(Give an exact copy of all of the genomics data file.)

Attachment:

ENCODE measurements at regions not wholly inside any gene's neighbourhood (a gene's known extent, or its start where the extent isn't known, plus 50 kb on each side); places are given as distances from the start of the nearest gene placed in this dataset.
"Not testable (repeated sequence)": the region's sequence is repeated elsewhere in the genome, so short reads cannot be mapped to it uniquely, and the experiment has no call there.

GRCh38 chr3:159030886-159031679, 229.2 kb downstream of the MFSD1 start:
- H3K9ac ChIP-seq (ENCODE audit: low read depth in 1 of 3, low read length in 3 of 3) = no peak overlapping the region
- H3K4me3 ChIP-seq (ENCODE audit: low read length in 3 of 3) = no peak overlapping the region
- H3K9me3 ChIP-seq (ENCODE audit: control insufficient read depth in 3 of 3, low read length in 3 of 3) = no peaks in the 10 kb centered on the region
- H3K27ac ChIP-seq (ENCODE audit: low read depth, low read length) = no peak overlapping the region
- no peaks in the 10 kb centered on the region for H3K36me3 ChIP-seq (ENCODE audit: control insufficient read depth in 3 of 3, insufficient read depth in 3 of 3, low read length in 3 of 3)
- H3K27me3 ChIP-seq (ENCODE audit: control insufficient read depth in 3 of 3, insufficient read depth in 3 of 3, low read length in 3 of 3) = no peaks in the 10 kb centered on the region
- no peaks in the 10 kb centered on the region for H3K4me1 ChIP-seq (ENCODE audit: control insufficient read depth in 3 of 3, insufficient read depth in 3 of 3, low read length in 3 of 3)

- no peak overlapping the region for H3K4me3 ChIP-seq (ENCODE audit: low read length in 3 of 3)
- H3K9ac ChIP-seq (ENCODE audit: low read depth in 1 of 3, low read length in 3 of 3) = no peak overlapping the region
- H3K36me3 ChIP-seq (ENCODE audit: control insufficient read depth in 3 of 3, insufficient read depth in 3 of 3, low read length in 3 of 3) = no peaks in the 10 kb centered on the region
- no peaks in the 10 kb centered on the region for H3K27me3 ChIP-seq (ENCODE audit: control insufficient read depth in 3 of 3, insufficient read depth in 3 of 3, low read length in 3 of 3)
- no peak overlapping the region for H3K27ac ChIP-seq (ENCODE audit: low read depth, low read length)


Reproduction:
ENCODE measurements at regions not wholly inside any gene's neighbourhood (a gene's known extent, or its start where the extent isn't known, plus 50 kb on each side); places are given as distances from the start of the nearest gene placed in this dataset.
"Not testable (repeated sequence)": the region's sequence is repeated elsewhere in the genome, so short reads cannot be mapped to it uniquely, and the experiment has no call there.

GRCh38 chr3:159030886-159031679, 229.2 kb downstream of the MFSD1 start:
- H3K9ac ChIP-seq (ENCODE audit: low read depth in 1 of 3, low read length in 3 of 3) = no peak overlapping the region
- H3K4me3 ChIP-seq (ENCODE audit: low read length in 3 of 3) = no peak overlapping the region
- H3K9me3 ChIP-seq (ENCODE audit: control insufficient read depth in 3 of 3, low read length in 3 of 3) = no peaks in the 10 kb centered on the region
- H3K27ac ChIP-seq (ENCODE audit: low read depth, low read length) = no peak overlapping the region
- no peaks in the 10 kb centered on the region for H3K36me3 ChIP-seq (ENCODE audit: control insufficient read depth in 3 of 3, insufficient read depth in 3 of 3, low read length in 3 of 3)
- H3K27me3 ChIP-seq (ENCODE audit: control insufficient read depth in 3 of 3, insufficient read depth in 3 of 3, low read length in 3 of 3) = no peaks in the 10 kb centered on the region
- no peaks in the 10 kb centered on the region for H3K4me1 ChIP-seq (ENCODE audit: control insufficient read depth in 3 of 3, insufficient read depth in 3 of 3, low read length in 3 of 3)

- no peak overlapping the region for H3K4me3 ChIP-seq (ENCODE audit: low read length in 3 of 3)
- H3K9ac ChIP-seq (ENCODE audit: low read depth in 1 of 3, low read length in 3 of 3) = no peak overlapping the region
- H3K36me3 ChIP-seq (ENCODE audit: control insufficient read depth in 3 of 3, insufficient read depth in 3 of 3, low read length in 3 of 3) = no peaks in the 10 kb centered on the region
- no peaks in the 10 kb centered on the region for H3K27me3 ChIP-seq (ENCODE audit: control insufficient read depth in 3 of 3, insufficient read depth in 3 of 3, low read length in 3 of 3)
- no peak overlapping the region for H3K27ac ChIP-seq (ENCODE audit: low read depth, low read length)